Last Updated on December 14, 2021
When you start a staffing company, you need to know the proper amount to charge for your services. You don’t want to charge too little and lose money for your time and effort, and you also don’t want to aim too high and scare off potential customers. So, how do you achieve the right balance?
To be successful, it’s critical to remain competitive in your industry and turn a profit without breaking your clients’ banks. Are you at a loss for how to effectively price your staffing services? You’ve come to the right place. Continue reading to learn some helpful tips for establishing your pricing model.
5 Tips for Your Staffing Service Pricing Model
Before you start developing your pricing model, you need to understand a few standard pricing terms in the staffing industry.
First is the pay rate. This is the amount your agency will pay the employee. Then, you have the markup, which is a percentage added to the pay rate that covers taxes, worker’s compensation, insurance, and your income. Finally, you have the bill rate. This refers to the total you get when you add the pay rate to the markup and is the amount you will receive from your client for your services.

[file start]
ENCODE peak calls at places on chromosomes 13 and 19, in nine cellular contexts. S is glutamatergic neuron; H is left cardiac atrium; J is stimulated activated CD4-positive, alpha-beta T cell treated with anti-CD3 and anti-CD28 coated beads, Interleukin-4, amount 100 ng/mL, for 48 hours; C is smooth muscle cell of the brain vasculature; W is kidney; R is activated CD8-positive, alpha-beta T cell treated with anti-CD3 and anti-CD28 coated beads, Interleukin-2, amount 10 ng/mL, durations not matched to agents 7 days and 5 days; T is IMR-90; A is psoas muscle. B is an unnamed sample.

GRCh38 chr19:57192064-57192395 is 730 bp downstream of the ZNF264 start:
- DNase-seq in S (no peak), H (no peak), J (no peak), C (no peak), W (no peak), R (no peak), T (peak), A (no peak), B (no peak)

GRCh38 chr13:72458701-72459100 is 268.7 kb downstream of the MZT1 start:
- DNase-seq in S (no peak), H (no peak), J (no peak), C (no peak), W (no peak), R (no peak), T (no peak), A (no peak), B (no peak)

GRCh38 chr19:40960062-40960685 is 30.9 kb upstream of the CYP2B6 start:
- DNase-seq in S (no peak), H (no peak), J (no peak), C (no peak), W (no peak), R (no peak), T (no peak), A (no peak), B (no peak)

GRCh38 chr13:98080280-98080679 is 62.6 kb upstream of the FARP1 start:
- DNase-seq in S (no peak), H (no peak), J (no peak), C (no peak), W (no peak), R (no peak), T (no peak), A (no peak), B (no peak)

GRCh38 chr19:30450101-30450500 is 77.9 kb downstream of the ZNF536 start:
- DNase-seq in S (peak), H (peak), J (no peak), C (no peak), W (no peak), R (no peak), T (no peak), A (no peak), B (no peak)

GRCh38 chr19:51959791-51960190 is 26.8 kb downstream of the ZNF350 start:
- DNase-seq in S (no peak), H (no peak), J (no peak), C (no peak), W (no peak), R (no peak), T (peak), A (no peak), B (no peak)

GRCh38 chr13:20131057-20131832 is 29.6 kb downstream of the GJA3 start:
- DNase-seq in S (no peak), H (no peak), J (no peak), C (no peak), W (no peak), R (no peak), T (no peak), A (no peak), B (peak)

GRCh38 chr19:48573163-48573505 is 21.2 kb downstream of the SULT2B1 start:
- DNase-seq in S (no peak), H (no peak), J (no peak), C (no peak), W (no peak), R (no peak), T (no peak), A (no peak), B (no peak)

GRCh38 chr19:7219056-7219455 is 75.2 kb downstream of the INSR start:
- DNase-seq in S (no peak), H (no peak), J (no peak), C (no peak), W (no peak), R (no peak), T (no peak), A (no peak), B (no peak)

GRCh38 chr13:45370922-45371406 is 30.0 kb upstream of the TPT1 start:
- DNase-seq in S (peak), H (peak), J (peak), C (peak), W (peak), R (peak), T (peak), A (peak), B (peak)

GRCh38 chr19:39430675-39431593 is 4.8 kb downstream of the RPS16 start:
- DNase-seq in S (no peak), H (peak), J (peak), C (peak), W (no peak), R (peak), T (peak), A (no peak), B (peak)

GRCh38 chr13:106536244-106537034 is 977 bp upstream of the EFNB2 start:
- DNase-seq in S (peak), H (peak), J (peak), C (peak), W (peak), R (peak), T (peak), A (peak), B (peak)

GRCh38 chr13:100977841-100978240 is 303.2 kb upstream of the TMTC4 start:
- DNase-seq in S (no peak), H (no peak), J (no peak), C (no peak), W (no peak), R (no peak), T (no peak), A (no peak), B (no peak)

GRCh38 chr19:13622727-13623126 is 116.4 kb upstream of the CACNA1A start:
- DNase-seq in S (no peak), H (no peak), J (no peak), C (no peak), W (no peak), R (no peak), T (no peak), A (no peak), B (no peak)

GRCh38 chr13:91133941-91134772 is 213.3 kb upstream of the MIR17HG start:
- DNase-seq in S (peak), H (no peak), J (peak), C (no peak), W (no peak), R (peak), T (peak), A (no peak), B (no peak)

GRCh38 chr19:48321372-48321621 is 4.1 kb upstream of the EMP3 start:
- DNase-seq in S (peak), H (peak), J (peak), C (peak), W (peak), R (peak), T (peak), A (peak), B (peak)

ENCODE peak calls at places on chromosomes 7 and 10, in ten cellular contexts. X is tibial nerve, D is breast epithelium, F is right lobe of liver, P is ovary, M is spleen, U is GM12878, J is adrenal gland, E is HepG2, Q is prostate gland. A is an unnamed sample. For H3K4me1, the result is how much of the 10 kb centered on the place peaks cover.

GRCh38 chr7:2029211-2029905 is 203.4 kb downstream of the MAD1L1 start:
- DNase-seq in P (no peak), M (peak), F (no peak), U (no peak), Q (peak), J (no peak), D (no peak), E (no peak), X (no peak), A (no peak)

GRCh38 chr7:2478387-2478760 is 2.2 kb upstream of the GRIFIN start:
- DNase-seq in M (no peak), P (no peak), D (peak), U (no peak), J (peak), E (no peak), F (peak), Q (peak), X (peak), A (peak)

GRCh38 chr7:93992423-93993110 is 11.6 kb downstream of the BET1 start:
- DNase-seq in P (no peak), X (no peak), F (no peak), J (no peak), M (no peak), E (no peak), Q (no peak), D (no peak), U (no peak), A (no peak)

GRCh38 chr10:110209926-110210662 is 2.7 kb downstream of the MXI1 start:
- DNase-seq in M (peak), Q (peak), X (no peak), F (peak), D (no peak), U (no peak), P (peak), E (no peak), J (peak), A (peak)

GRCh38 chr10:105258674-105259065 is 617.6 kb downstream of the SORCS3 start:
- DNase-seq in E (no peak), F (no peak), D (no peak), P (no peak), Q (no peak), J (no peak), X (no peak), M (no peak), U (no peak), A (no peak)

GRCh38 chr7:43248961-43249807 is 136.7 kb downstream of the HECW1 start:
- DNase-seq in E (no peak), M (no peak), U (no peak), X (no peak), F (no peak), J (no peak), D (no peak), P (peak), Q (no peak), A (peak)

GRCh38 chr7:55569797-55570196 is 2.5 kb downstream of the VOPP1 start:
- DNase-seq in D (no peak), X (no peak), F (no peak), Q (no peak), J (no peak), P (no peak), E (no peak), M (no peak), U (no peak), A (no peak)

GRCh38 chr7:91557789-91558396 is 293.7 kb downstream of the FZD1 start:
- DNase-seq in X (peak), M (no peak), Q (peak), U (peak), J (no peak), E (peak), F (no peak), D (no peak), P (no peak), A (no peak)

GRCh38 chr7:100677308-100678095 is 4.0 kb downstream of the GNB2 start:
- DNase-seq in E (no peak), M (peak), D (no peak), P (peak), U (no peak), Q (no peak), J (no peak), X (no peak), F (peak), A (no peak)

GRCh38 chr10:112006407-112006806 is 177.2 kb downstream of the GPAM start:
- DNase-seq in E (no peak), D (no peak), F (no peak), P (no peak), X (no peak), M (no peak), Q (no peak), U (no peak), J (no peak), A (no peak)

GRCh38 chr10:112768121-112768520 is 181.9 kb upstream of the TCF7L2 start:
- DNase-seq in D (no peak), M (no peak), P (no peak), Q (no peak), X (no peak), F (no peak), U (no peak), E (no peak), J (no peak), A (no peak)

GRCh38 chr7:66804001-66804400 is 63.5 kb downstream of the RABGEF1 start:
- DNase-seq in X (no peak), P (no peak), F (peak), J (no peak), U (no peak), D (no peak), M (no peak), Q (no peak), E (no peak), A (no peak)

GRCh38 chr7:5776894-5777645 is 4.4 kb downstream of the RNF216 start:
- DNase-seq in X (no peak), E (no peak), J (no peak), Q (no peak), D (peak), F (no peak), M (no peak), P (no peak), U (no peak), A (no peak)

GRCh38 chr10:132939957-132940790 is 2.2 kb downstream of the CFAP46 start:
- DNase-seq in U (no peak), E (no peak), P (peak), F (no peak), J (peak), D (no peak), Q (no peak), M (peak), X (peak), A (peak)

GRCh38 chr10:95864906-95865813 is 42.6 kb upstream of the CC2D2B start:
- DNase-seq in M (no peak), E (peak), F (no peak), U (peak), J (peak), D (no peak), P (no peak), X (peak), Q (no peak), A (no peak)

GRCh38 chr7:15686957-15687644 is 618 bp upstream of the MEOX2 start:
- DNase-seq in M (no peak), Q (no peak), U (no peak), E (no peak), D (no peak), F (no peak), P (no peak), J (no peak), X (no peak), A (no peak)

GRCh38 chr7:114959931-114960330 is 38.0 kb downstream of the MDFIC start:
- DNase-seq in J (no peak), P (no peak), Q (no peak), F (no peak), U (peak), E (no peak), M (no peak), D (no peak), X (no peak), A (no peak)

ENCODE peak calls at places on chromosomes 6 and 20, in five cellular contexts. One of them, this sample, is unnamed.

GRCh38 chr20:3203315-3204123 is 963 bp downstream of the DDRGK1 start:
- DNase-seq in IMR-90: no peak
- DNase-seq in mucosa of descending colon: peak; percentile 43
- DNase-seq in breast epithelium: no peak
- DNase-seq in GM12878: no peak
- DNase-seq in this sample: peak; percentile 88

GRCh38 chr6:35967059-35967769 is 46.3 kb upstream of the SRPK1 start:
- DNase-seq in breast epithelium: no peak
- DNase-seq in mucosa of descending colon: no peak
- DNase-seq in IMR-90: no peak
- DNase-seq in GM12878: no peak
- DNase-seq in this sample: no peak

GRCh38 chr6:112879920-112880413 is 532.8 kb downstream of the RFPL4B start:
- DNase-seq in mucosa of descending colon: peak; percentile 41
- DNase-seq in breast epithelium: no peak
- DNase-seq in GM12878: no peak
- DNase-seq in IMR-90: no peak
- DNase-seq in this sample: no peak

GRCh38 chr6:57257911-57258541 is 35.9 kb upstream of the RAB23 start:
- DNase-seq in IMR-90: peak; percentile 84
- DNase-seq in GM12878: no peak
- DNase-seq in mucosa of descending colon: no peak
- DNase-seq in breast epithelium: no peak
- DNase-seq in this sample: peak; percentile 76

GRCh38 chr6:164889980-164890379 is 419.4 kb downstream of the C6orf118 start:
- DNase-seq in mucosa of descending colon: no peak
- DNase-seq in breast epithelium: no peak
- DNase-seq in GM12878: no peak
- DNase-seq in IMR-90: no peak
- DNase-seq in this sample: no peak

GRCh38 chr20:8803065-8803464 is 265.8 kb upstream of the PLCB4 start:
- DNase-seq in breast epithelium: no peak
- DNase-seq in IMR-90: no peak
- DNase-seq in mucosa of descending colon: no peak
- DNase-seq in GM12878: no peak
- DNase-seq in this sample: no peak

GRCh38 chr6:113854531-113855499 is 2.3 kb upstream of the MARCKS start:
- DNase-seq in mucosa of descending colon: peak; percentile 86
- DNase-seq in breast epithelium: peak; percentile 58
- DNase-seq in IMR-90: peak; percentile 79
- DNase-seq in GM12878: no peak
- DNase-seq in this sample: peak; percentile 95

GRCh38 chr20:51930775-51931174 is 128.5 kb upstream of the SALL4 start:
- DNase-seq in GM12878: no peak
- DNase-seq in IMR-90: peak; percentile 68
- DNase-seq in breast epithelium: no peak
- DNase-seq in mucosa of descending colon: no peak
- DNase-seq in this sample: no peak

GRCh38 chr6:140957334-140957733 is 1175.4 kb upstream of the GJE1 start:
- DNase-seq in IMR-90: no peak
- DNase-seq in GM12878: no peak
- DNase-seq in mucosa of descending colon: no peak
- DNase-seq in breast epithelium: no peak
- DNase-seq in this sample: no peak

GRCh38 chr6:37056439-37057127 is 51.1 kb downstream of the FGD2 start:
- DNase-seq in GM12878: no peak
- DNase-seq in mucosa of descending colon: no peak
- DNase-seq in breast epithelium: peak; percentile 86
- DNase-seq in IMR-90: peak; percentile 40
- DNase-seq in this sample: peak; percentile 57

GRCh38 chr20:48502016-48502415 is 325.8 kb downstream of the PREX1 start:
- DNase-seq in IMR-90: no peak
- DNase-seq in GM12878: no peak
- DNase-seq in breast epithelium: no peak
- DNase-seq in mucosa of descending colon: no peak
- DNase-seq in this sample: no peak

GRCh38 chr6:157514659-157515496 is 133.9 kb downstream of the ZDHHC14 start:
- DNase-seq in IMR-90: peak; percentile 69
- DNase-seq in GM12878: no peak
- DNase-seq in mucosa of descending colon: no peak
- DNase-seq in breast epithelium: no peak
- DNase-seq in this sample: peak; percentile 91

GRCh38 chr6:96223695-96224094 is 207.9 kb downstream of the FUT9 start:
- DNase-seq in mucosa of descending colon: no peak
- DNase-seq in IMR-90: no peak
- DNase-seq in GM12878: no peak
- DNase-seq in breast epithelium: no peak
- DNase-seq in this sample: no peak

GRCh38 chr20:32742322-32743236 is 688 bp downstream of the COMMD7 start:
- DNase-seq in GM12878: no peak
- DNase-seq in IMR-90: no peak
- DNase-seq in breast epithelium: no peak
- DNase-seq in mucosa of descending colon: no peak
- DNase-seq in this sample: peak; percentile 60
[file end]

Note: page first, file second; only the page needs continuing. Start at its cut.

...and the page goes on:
Now that you have a better idea of these different pricing terms, here are a few tips to keep in mind when you’re starting to price your staffing services.
Understand Your Competitors
If you have little to no competition in your area for your particular staffing services, you can typically raise your markup a little higher. However, if you have a few competitors in your region, you’ll benefit more from having an average price.
A general rule of thumb to follow is that the more competitors you have, the lower your price needs to be. Why? Because your customers have more options, and if your price is too high, chances are, they will choose someone else.
But remember not to go for the bottom of the barrel. Shoot for the average between your competitors to find the right price for you and your clients.
Know Your Company’s Expenses
One of the most important things you can do is examine your company’s expenses. The estimated monthly number will give you a better idea of how much you should be charging to earn a profit. Without knowing your expenses, you won’t know the lowest amount you need to stay afloat.
Startups have additional expenses to consider. Some of these common costs include equipment, office space or building, marketing, website, utilities, payroll, insurance, taxes, office supplies and furniture, and other miscellaneous fees involved in starting a business.
Make sure you’ve drafted a business plan to estimate revenue and expenses, as this will help you stay on track. Although managing your finances is one of the most stressful and overwhelming parts of owning a business, it’s also the most crucial. Stay informed about your company and charge properly by keeping abreast of your recurring expenses!
Identify Valuable Long-Term Client Relationships